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Most people agree that reforming our health care system is a necessity, and that we cannot afford to wait another ten or twenty years until health care costs consume the American economy and the budgets of most American families. However, as urgent as the issue is, we must approach every aspect of health care reform thoughtfully, and not rush to complete what might be one of the most important legislative initiatives any of us will work on during our time here. 
We cannot consider a bill that does not control costs. Controlling costs is our number one priority. I believe it is just as important as ensuring universal coverage-because if we provide universal coverage without controlling costs, the result would be financial catastrophe for our nation. I want to be clear that lowering costs does not mean limiting access to care, though opponents of health care reform will try to convince the American people that it does. These political talking points are a distraction at a time when we are trying to expand access to health care. No one will be forced to change their health plan, their doctor, or their hospital if they like what they have now. Health care reform will provide coverage to those who do not have it today, and must lower costs for both families and businesses.
One key component to cutting costs is to eliminate unnecessary testing and over-treatment. If we can do that, then our health care system-and America's patients-will be in better shape. We must start paying for value of care, not volume. As it stands, the Medicare reimbursement system provides perverse incentives. Currently, geographic areas that provide the most inefficient care oftentimes get the highest reimbursements.  We need to ensure that all health care systems provide better care in a more efficient way, and reward those systems that already do so. Otherwise, we'll never get costs under control.
As Chairman of the Aging Committee, I am familiar with many of the health care issues that affect seniors and all Americans. In this capacity, I have been pushing for health reform to include improvements to our long-term care system. Our nation's population is aging at a record rate and most of us will, at some point, struggle with the high and rising costs of caring for a loved one. These, too, are costs we must get under control as part of health care reform.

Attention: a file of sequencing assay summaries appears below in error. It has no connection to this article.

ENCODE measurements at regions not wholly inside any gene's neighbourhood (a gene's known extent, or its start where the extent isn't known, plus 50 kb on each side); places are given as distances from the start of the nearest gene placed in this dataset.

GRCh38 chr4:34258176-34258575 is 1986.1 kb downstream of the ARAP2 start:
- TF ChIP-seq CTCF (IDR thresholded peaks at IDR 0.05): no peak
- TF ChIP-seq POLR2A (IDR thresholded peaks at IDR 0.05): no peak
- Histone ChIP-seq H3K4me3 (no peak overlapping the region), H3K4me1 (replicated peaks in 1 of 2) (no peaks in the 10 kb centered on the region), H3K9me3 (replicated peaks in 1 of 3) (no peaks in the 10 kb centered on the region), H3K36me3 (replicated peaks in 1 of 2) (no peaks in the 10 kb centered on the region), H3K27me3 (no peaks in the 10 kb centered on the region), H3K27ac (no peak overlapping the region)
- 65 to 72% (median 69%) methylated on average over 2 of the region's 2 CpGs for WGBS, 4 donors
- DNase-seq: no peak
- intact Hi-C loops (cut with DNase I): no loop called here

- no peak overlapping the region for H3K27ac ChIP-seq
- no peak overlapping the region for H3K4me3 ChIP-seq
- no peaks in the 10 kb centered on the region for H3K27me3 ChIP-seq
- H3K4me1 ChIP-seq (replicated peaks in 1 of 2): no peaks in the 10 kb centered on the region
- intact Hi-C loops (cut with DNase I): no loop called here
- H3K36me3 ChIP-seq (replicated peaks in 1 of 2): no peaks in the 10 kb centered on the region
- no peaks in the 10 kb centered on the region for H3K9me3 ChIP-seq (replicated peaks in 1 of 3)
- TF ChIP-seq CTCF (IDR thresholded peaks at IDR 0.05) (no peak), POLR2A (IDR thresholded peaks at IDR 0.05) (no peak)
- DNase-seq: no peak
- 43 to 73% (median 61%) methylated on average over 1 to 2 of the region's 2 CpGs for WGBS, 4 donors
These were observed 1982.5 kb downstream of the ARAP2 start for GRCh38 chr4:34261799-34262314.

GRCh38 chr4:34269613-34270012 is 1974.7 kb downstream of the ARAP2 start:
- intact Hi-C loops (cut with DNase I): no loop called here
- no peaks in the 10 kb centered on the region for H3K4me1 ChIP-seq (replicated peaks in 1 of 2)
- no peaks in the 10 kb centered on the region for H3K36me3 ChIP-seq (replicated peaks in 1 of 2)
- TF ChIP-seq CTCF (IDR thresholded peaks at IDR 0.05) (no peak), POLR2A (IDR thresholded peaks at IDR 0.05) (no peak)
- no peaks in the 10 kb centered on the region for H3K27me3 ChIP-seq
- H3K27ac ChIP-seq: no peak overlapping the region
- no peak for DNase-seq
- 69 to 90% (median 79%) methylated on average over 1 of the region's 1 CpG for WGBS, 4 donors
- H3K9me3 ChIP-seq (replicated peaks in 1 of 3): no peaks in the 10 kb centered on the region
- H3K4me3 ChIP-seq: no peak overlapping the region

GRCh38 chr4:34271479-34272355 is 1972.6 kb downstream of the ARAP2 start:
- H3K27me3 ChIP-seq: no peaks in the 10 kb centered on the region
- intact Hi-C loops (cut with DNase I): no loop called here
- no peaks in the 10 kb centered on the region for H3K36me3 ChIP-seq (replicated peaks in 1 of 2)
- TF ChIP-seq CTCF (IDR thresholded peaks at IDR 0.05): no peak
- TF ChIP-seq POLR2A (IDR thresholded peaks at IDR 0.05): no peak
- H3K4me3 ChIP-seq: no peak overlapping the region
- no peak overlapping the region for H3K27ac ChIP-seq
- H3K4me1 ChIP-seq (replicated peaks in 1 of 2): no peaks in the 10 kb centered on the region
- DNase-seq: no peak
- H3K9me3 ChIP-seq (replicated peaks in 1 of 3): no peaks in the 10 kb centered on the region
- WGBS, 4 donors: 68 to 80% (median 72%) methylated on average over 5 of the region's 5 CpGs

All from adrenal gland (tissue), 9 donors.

The truth is, while there are some hot button issues that divide us, and while there is seemingly endless ground to cover, there is a lot about improving health care that we agree on. We all recognize the need to bolster the ranks of those who provide care. As America ages, we will face a severe shortage of workers who are equipped to manage seniors' unique health needs. It is important to expand the training and education for licensed health professionals, direct care workers, and family caregivers and I applaud the HELP Committee for recognizing this need in their bill. 
We agree that America's health systems should expand the use of health information technology, which has been shown to save lives by reducing medical errors and save money by promoting efficiency in testing and communication. We agree that those who have suffered from a health problem in their past should not be denied insurance that will protect them for the future by ensuring that those individuals with preexisting conditions can purchase coverage.
We also agree that we should do everything we can to remove fraud, waste, and abuse from the system. We must employ a vigorous health care fraud enforcement program that will protect policyholders, businesses, and taxpayers. And we agree that we should work to provide appropriate care at the end of life.  We need to break down the barriers to advance planning, and encourage Americans to talk with their doctor about end of life care long before such choices must be made. 
Finally, we agree that we have a lot to gain if we get this done in a thoughtful, deliberate way. We can do this right and we must do this soon, because so many Americans are depending on us.